No we don't have a First Amendment Audit; indeed we don't have a First Amendment. For a very simple reason...


...we don't have a written constitution, therefore you wont get nutters trying exploit their perceived Constitutional rights.

Easy. Anyway we have train spotters. And their films are more interesting than this rubbish.
 
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#15
There is or was some chimp here in the UK - who used to go bothering military installations especially ones that aren't on maps or sign posted .

He would turn up take photos - demand to know why he couldn't - try to enter ( but by door not over fence) protest at being turned away.

He had you tube videos
 
#16
Unlike yourselves we don't have a constitution in the UK, so there is no bill of rights and we are subject to the will of her majesty the Queen who theoretically can do want she wants with us all - hence the term British subjects as opposed to US citizens.

However, over the centuries practically all of the monarch's powers have been negotiated away in order for them to maintain their wealth, and position on the throne. Their role is now largely symbolic.

The rights we do have come to us through laws passed in Parliament - known as Statue Law (law made by Governments) and Common Law (law established by someone bringing a case to court). These are continuously evolving unlike the US constitution which is largely static (it seems).

And perhaps that is the difference between the US and UK; America was founded on a set of principals that should an enable a man or woman to rise to the maximum of their capabilities, whereas in Britain all we ask is that you don't be a nuisance to your neighbour....
 
#17
The Russians tried entering a military base in the UK not that long ago but were given swift marching order to FRO and go look at a cathedral instead
 

Bagl0ck

On ROPS
On ROPs
#18
Unlike yourselves we don't have a constitution in the UK, so there is no bill of rights and we are subject to the will of her majesty the Queen who theoretically can do want she wants with us all - hence the term British subjects as opposed to US citizens.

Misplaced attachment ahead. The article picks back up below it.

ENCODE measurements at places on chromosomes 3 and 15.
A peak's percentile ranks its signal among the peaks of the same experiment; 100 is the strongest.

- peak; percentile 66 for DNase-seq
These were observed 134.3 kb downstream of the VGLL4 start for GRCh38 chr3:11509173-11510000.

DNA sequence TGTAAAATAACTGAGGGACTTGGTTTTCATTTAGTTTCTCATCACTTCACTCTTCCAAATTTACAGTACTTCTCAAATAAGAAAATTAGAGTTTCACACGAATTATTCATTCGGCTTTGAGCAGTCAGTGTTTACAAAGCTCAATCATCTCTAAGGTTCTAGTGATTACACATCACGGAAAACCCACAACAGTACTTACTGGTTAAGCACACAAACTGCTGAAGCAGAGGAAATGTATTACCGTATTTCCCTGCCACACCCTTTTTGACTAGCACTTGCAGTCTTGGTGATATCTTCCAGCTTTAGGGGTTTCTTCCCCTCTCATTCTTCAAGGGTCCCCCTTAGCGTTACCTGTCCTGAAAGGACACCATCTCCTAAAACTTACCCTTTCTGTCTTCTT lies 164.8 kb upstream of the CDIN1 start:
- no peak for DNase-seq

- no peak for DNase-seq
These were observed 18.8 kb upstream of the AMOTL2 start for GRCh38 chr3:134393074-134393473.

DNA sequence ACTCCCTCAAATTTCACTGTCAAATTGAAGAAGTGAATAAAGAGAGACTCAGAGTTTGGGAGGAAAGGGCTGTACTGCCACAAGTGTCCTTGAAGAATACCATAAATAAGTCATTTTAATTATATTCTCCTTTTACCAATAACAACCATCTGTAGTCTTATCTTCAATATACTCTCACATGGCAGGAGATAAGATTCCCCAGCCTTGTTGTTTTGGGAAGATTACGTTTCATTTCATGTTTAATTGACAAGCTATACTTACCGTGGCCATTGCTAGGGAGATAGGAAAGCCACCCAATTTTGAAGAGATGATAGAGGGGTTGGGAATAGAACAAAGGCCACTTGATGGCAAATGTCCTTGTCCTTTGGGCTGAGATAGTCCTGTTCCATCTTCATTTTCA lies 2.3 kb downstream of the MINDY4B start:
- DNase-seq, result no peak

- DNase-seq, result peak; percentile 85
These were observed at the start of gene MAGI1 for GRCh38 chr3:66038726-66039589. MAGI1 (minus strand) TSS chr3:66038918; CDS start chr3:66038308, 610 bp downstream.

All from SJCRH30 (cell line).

However, over the centuries practically all of the monarch's powers have been negotiated away in order for them to maintain their wealth, and position on the throne. Their role is now largely symbolic.

The rights we do have come to us through laws passed in Parliament - known as Statue Law (law made by Governments) and Common Law (law established by someone bringing a case to court). These are continuously evolving unlike the US constitution which is largely static (it seems).

And perhaps that is the difference between the US and UK; America was founded on a set of principals that should an enable a man or woman to rise to the maximum of their capabilities, whereas in Britain all we ask is that you don't be a nuisance to your neighbour....
Excellent post
 
#19
Talking of Freedom of Speech, try walking into a police station and telling the copper on the desk "I have a cat under my coat" and you're good to go. However, tell him "I have a bomb under my coat" and you're in for a rough ride. We all like to bleat about Freedom of Speech but it really is just an urban myth. :cool:
 
#20
Talking of Freedom of Speech, try walking into a police station and telling the copper on the desk "I have a cat under my coat" and you're good to go. However, tell him "I have a bomb under my coat" and you're in for a rough ride. We all like to bleat about Freedom of Speech but it really is just an urban myth. :cool:
But yet a pregnant woman can walk into a police station and ask to piss in a policeman's helmet, and no one would bat an eyelid